Keeping Bees for Pollination Without Honey

Guest Post



Stan is an Air Force veteran who upon leaving the military started looking for a way to spend more time at home with his family.He is currently working as a freelancer and has started his homesteading journey while living with his inlaws.He is presently keeping bees and taking care of the garden, but has plans to expand out more in the coming year, you can follow his adventures at

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Over the past several years many people have heard about the problems that the honey bee has been facing. Scientist and the such have labeled this problem as Colony Collapse Disorder. And while many people around the world are studying this and debating its cause and what can be done about it. Some have decided that they will raise honey bees, as I have. Others sound the alarm of impending doom that if the honey bee dies we will all starve.

Yes, honey bees are used to pollinate a large amount of the food that we eat. But they aren’t the only animal that does it. They are normally the pollinator that is kept as livestock because as an added benefit they make their own honey. But there are plenty of downsides to dealing with honey bees. First off is the cost involved. It is a lot of money up front to keep honey bees, you need to get hive bodies, protective gear for you and then you need to get the bees as well. There are ways to do it inexpensively, but costs can still stack up. Also, people tend to know what a beehive looks like, some neighbors will flip out if you are living close together. Some will think that bees will start swarming and stinging everyone in sight (it doesn’t happen, but you can’t convince everyone of that).

So, what if you weren’t concerned as much with getting honey from a pollinator. Perhaps you were just looking to have a little help with pollinating. It could be for your crops in the garden, it might be for the orchard you planted. Luckily there is another bee that can help you out in those areas. Prepare to meet the mason bee.

This little flying insect is in a class known as solitary bees. The ones that will be flying about from plant to plant live by themselves. That means that if you see one visiting your garden she is the queen of her colony of one. She is responsible for going out and finding pollen and nectar, defending her home and even taking out the trash. The thing is that is a lot of work for a single bee, so she becomes as efficient as possible.

Since there are not thousands of other to help her she must visit flowers more efficiently, while she may spend less time at each flower she gets more done. She collects flower and nectar from each flower she stops at and instead of trying to get all of it from one plant, she will bounce back and forth to several different plants. This makes her a great cross pollinator.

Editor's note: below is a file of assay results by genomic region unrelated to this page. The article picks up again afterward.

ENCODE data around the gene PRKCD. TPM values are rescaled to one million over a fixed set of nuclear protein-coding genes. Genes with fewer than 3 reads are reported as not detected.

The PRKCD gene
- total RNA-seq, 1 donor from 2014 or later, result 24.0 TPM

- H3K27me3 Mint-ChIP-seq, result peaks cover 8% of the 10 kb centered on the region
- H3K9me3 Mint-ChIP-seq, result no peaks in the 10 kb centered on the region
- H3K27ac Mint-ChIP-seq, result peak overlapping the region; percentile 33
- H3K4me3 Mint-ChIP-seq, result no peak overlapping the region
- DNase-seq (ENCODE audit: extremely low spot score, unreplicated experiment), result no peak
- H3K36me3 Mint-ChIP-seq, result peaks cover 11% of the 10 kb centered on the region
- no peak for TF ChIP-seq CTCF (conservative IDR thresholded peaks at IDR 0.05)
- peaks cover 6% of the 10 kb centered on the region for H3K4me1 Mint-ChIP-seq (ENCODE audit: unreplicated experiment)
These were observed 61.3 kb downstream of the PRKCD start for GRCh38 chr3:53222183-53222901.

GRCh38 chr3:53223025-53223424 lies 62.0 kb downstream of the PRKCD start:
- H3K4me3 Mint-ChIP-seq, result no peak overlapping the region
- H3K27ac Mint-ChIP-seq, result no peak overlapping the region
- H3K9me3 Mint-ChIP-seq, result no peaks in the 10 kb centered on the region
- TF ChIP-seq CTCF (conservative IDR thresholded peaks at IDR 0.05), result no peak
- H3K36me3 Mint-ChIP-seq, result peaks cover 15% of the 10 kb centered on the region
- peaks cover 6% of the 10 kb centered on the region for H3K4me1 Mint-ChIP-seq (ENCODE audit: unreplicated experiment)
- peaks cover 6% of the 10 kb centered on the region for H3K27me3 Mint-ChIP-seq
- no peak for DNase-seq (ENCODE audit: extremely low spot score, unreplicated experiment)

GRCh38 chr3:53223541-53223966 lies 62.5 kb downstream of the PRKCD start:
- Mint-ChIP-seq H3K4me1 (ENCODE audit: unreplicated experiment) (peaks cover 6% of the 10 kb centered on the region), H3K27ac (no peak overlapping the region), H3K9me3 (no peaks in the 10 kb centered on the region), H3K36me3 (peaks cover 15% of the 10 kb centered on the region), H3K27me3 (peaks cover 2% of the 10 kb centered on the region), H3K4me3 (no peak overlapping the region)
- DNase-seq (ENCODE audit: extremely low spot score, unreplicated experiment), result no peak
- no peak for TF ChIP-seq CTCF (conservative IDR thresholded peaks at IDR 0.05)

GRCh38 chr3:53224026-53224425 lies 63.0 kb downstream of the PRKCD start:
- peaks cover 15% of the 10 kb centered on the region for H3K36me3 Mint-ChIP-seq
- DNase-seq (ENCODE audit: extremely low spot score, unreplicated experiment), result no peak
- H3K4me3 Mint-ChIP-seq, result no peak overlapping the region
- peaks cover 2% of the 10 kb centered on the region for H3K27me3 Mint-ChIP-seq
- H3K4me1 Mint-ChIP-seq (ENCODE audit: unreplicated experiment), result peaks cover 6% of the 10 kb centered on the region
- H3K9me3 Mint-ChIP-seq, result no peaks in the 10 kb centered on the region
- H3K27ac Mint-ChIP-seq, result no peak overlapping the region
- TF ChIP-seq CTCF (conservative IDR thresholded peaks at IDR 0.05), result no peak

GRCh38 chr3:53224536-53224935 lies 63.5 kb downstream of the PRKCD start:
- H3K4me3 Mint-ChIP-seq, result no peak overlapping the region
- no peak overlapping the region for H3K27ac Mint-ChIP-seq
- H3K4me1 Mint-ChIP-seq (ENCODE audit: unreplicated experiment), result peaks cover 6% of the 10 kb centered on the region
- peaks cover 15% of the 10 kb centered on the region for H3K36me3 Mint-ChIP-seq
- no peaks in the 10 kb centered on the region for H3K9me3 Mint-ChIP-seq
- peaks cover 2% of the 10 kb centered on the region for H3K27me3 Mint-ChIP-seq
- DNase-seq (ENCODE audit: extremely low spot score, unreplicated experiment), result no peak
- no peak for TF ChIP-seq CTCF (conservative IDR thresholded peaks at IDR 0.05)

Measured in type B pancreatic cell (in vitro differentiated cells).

And if you are worried about stings, this is the bee for you to keep. Each mason bee has her own hole to take care of, so there are no guards. And as she must be efficient with her energy you can get within inches before she even considers thinking of you as a threat. You can get up close, see what is happening, but not need to be donning a veil to visit your bees.

As far as your neighbors go, a mason bee nest is rather small and mostly goes unnoticed. Also, they are much cheaper than a honey bee hive. You will end up spending less time and money maintaining them and not have to worry that your neighbors are concerned for their safety.

So how would you go about caring for these little bees? Simple, the easiest way is to start with tubes that have eggs laid in them and a mason bee box. In the spring hang the box so it will get early morning sun and place the tube in it. The bees will hatch, emerge and start pollinating whatever they can find. In June or so you’ll want to make sure that there is mud nearby so that as the bee lays an egg she can seal it in. Then in the fall you will want to bring the sealed cocoons in to help them thrive.

It can be just about that simple. While I am in no means against having honey bees, I understand that they are not for everyone. But with the rise in urban and suburban homesteaders there is no reason that we can’t all start raising some mason bees to help with pollination. The more pollinators there are out there the more our gardens can produce. And also bees are really pretty cool to watch.


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One Comment

  1. I’ve been thinking about bees. I’d like to have honey but what I need most is pollination in the orchard and surrounding wild trees. A lot of honey can be bought locally for the amount of money I’d have to invest to get started, and there are bears to deal with. I’m pretty sure I’m going to get Mason bees.

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